United Kingdom - Fragmented Legislation

In contrast to the landlord-specific rules brought in to cover England and Scotland, the guidance in place for Wales and Northern Ireland is more general. Indeed, as it stands there is currently no legislation specifically governing the responsibilities of landlords in relation to CO or smoke detectors in either country.

As a result, the base requirement for smoke detection within rental properties defaults to the guidance in general building regulations for each country. Therefore, properties built after 1992 must feature a mains powered smoke alarm system, and also a CO detector if fuel burning appliances are installed in order to meet building regulations.

Minimum Requirements per Country for Rental Properties

This section explains clearly the basic requirements in each individual country within the UK

As well as breaking down the requirements per country, this section will also offer suggestions for a 'Best Practice' solution for landlords to consider in relation to both smoke and carbon monoxide detection.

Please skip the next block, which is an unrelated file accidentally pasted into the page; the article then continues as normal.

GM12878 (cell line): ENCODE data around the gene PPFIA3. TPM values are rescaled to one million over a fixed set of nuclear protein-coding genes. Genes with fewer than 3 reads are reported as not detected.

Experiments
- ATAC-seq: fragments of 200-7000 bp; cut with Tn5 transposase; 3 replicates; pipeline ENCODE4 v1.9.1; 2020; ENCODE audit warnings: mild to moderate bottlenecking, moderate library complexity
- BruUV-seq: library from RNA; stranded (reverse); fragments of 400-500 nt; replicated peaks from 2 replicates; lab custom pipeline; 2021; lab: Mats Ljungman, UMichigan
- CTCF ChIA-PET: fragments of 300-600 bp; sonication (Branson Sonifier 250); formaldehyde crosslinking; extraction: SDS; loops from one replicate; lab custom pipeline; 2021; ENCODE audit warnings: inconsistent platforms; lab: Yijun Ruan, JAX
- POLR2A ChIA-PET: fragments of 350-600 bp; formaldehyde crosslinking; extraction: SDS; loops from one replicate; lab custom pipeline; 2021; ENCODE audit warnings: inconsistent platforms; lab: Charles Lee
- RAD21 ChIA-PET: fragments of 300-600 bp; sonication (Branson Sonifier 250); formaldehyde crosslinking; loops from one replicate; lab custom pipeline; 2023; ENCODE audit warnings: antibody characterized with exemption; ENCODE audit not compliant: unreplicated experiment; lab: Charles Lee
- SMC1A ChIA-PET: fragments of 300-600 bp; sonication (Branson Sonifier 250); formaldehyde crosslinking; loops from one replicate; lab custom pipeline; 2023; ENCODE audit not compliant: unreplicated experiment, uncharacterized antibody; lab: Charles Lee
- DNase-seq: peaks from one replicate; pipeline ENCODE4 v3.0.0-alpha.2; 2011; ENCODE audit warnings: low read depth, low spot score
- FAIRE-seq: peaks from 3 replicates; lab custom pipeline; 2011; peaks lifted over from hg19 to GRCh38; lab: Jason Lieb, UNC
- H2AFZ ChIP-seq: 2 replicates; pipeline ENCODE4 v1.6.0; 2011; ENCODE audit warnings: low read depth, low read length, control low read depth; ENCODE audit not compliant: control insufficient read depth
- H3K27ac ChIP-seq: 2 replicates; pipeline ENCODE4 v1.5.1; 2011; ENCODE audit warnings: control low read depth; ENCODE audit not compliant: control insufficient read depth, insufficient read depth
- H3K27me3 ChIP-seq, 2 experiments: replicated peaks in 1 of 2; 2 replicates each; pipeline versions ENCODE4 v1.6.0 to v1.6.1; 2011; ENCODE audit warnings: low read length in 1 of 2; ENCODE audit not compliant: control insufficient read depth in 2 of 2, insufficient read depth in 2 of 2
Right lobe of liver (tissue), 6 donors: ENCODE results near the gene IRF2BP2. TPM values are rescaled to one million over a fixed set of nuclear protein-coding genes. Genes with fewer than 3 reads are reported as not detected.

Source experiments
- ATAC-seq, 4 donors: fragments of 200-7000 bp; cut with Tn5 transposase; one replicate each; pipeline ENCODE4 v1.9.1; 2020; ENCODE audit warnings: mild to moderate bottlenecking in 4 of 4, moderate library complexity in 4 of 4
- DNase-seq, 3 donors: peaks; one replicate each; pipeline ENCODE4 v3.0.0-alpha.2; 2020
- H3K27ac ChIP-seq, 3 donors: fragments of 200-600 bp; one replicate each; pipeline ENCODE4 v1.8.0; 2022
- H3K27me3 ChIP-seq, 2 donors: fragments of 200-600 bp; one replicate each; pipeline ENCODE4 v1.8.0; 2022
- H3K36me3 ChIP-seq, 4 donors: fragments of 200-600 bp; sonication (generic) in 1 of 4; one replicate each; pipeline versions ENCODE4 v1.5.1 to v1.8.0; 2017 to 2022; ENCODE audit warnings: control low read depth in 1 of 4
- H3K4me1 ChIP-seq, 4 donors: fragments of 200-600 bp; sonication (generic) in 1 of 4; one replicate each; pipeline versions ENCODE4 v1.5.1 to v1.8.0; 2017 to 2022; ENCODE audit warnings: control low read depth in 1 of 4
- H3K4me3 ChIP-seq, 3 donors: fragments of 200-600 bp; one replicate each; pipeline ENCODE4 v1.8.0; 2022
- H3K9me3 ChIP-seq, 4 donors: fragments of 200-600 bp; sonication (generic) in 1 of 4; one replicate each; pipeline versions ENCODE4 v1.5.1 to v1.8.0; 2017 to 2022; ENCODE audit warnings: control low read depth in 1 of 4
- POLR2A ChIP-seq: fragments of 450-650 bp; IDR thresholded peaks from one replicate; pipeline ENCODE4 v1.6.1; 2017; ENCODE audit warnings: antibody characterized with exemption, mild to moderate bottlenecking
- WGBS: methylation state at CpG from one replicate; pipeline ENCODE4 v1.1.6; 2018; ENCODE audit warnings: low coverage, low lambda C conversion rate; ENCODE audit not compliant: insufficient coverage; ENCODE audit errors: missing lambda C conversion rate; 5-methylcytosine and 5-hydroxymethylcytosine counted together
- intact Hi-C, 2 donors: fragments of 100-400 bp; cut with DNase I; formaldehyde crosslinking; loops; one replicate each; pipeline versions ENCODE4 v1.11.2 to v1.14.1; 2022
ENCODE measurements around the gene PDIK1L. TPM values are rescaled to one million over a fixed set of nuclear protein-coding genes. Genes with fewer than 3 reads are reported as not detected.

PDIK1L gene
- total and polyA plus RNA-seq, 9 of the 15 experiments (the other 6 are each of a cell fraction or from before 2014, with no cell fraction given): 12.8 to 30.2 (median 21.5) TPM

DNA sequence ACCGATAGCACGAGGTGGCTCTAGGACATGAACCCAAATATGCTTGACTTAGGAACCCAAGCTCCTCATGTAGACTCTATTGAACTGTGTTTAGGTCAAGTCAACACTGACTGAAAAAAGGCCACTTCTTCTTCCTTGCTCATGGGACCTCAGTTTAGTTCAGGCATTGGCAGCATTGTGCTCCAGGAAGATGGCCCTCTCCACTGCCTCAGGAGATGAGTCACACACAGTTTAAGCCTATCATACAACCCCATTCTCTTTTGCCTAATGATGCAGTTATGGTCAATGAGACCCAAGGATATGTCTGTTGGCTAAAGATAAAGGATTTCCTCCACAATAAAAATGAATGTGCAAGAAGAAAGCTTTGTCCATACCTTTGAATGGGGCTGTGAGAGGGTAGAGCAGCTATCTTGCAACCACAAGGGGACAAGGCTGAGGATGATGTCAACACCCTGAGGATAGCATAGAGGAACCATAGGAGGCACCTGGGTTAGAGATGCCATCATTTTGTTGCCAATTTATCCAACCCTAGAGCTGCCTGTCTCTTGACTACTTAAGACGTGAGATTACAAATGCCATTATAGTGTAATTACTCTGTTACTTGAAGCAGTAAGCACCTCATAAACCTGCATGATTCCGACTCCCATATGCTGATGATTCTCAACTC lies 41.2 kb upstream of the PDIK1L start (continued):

England (84% of UK population) Landlord Specific Rules? Yes

Smoke Detectors:

A minimum of one smoke detector (mains or battery powered) per floor.

Carbon Monoxide Detectors:

A CO detector present in any room containing a solid fuel burning appliance.

Scotland (8% of UK population) Landlord Specific Rules? Yes

Smoke Detectors:

A minimum of one smoke alarm in the main living area, one smoke alarm in each circulation space (i.e. hallways & landings) and one heat alarm in every kitchen. All alarms should be interlinked and contain longlife batteries or be mains-powered.

Carbon Monoxide Detectors:

A long-life CO detector present in every space containing a fixed combustion appliance.

Wales (5% of UK population) Landlord Specific Rules? No

Smoke Detectors:

As there are no landlord specific regulations, smoke detector requirements default to building regulations. This means that in houses built after 1992, there should be a mains-powered system of smoke alarms in place. There is, however, currently no direct requirement for landlords to install smoke detectors for the protection of their tenants.

Carbon Monoxide Detectors:

There is no legislation in place requiring the installation of CO detectors.

Northern Ireland (3% of UK population) Landlord Specific Rules? No

Smoke Detectors:

Once again, there are no landlord specific regulations covering Northern Ireland, therefore smoke detector requirements default to building regulations. As a result, houses built after 1992 should feature a mains-powered system of smoke alarms, but much like in Wales there is currently no direct requirement for landlords to install smoke detectors for the protection of their tenants.